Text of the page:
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AbstractA marine geoid around Japan is computed on the basis of 30' x 30' and 1 °× 1 ° block mean gravity anomalies. The 30’×30' block data are prepared by reading out the block-averaged gravity anomalies from the published gravity anomaly maps around Japan. The 1°X1° block data are prepared by taking averages of DMAAC's 1°x1° global gravity data and Watts and Leeds' 1°X1° block means. The geoidal heights are computed from the above terrestrial gravity data in combination with the GEM-10 satellite-derived global anomaly field. The GEM 10 model comprises a geopotential coefficient set which is complete up to degree and order 22. The radius of the circular cap area of the numerical Stokes’ integration is taken to be 20°. The marked features of the computed geoid are the dents over trench areas. The dents amount occasionally to more than 20 meters relative to the GEM-10 global geoid. The general geoidal high along island arcs is another marked feature of the calculated geoid. Geoid undulations on the land areas of Japan are compared with an astro-geodetic geoid of Japan (Ganeko, 1976). The standard deviation of the undulation differences is 1. 4 m, while the standard deviation decreases to 0. 8 m if the Hokkaido area is excluded. The astro-geodetic geoid in the Hokkaido area seems to have a tilt downward to the north relative to the gravimetric geoid. The gravimetricgeoid is compared with the Geos-3 altimetric sea surface heights. Altimeter data taken along 12 revolutions of the satellite passing over the region of the gravimetric geoid are used, and the comparison figures for each revolution are presented. The r. m. s. values of differences between altimetric sea surface heights and the gravimetric geoidal heights for each revolution vary within the range from 0. 6 to 1. 9 m except for tilts and constant biases. The total r.m.s. difference is around 1. 3 m. Differences seem to be large in the region where terrestrial gravity data are sparse and consequently gravimetric geoidal heights are poorly determined. Detailed investigations are carried out concerning the error sources involved in the procedure of computation of a gravimetric geoid by means of numerical integration of Stokes’ formula. The results of the investigations estimate the accuracy of the calculated gravimetric geoid to be around 1. 3 m in the area near Japan and to be around 1. 8 m in the gravity data-sparse areas. Terrestrial gravity data errors form the biggest error source under the present availability of the surface gravity data around Japan. The estimated accuracy of the gravimetric geoid is compatible with the comparison results between Geos-3 altimeter data and the gravimetric geoid. The accuracy of the geoidal height difference is also investigated. This kind of error estimation is meaningful because some of the error sources have long correlation distances, so that such error sources hardly affect the accuracy of the geoidal height difference. As for the calculated geoid, the accuracy of relative geoid undulations over 100 km distance is estimated to be around one meter. Detailed investigations concerning various error sources enable us to get a perspective of the geoid computation of the future. After an investigation of the statistical characteristics of the gravity anomaly field around Japan, we derive requirements for marine gravity surveys to achieve a 10 cm geoid. 10' block mean gravity anomalies with an accuracy better than 5 mGals must be prepared in the inner area of Stokes’ integration, i. e. inside and outside to 2° around the area where a 10 cm geoid is computed. These block data can be derived from profile gravity observations carried out along parallel ship tracks located every 10 nautical miles. Moreover, we need additional gravity surveys by profile observations made every 15 or 30 nautical miles depending on the roughness of the gravity anomaly field in the outer area extending to a distance of 20 to 30 degrees from the boundary of the inner area. Systematic errors larger than 0. 1 mGals in gravity observations must be avoided though a few mGals random errors of point gravity observations are acceptable. Stokes’ integration should be carried out in combination with a satellite-derived global gravitational field because long wavelength components of the geopotential field are well determined by the satellite trackings. The flattening of the earth and the sea surface topography must be taken into consideration in the computation of a 10 cm marine geoid.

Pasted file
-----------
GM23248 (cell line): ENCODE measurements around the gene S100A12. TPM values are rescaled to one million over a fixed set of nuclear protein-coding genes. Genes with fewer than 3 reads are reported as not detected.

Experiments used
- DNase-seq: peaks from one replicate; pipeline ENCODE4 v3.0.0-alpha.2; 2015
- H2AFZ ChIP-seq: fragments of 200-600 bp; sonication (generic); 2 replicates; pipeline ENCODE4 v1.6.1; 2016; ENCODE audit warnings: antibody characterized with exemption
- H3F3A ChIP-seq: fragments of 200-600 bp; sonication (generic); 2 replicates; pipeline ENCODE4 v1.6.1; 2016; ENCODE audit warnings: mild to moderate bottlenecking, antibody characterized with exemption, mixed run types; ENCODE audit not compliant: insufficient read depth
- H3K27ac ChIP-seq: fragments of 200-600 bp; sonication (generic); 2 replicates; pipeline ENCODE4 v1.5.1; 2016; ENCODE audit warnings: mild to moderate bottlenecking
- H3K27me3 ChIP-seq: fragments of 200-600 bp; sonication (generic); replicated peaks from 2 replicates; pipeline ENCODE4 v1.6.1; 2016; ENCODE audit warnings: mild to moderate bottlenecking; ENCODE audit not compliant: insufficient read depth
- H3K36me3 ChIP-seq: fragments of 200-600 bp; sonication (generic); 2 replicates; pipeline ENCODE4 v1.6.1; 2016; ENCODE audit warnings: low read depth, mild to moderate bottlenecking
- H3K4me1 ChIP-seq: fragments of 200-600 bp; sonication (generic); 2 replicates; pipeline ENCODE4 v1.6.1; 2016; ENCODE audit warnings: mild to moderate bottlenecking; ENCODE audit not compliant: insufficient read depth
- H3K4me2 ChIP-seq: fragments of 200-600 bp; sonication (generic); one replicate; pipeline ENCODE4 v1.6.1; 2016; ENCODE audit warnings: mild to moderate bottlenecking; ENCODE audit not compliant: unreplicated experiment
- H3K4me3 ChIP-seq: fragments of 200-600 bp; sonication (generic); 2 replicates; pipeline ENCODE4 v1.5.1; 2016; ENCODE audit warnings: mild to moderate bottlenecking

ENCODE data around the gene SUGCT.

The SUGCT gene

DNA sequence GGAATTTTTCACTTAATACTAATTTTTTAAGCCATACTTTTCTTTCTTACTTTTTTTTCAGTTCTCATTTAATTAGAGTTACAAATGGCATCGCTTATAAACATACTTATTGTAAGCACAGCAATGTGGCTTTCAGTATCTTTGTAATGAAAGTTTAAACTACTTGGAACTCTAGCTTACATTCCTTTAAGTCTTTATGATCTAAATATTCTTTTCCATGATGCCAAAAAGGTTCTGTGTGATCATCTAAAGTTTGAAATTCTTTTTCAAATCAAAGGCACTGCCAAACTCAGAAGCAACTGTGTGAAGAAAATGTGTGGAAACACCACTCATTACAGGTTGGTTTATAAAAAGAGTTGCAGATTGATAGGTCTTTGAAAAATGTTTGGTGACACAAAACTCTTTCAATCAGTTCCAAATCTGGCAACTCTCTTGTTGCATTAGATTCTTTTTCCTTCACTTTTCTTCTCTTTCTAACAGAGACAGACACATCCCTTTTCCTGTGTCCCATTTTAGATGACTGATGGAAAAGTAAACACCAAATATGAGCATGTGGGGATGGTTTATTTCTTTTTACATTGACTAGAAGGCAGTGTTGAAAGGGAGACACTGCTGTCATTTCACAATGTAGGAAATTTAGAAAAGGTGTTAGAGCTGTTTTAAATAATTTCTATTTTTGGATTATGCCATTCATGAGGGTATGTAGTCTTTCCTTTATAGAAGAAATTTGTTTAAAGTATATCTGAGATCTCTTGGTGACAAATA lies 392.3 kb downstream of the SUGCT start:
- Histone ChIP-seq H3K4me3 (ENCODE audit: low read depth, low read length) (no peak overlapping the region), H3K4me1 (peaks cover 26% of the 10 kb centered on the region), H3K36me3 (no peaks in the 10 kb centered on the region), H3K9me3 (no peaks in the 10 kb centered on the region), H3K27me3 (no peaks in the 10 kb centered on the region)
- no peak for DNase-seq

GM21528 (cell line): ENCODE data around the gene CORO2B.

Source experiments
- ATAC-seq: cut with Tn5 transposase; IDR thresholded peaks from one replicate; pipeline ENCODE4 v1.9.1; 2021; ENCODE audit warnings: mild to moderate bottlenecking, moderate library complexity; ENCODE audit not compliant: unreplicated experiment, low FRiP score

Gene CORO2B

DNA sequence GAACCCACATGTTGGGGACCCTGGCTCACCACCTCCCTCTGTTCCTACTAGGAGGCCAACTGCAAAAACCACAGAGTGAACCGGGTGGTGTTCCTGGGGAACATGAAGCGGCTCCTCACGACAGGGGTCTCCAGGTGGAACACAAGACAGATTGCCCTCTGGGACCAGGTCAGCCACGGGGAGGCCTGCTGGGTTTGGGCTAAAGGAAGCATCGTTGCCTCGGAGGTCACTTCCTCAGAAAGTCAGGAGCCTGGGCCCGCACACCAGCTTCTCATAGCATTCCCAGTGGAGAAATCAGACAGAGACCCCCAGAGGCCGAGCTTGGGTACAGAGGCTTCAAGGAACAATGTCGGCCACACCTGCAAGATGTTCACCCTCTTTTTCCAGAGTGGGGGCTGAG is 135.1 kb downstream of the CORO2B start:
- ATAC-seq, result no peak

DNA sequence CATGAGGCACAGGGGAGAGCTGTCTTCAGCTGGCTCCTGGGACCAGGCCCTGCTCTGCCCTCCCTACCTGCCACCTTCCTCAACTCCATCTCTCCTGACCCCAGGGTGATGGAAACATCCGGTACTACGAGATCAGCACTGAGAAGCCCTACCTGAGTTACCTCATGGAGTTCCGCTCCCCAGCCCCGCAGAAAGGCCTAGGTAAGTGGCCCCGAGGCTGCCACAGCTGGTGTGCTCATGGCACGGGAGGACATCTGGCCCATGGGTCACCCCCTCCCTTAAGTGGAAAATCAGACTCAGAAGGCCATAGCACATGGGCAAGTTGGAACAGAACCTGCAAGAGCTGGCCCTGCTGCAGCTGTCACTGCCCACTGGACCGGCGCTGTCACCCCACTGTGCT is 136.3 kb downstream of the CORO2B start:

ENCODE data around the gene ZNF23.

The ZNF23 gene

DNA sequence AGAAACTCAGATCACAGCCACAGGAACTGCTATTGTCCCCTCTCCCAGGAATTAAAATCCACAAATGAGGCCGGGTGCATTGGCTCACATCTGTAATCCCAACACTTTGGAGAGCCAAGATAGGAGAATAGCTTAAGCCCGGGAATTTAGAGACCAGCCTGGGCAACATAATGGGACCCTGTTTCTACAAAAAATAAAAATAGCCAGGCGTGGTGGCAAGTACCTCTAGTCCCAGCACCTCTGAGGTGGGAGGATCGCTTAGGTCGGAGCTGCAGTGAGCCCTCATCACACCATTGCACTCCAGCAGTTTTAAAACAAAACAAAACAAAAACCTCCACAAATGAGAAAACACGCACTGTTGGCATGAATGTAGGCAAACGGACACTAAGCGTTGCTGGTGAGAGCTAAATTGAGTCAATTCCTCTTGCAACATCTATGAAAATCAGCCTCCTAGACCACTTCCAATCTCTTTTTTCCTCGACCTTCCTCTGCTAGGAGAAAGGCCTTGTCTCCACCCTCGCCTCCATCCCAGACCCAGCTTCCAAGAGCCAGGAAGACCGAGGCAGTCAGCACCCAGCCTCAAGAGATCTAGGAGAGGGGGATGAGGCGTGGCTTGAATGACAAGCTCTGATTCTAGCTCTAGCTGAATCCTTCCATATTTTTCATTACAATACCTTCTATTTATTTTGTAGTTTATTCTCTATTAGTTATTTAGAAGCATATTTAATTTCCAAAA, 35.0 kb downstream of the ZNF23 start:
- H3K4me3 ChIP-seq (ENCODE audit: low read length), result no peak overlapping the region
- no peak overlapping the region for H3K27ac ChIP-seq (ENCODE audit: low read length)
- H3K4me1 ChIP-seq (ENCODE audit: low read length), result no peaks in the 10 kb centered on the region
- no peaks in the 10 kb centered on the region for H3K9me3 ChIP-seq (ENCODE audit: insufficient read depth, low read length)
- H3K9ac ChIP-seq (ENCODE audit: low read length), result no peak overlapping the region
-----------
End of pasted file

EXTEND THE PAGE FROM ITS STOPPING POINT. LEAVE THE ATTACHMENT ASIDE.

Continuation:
JournalReport of Hydrographic and Oceanographic Researches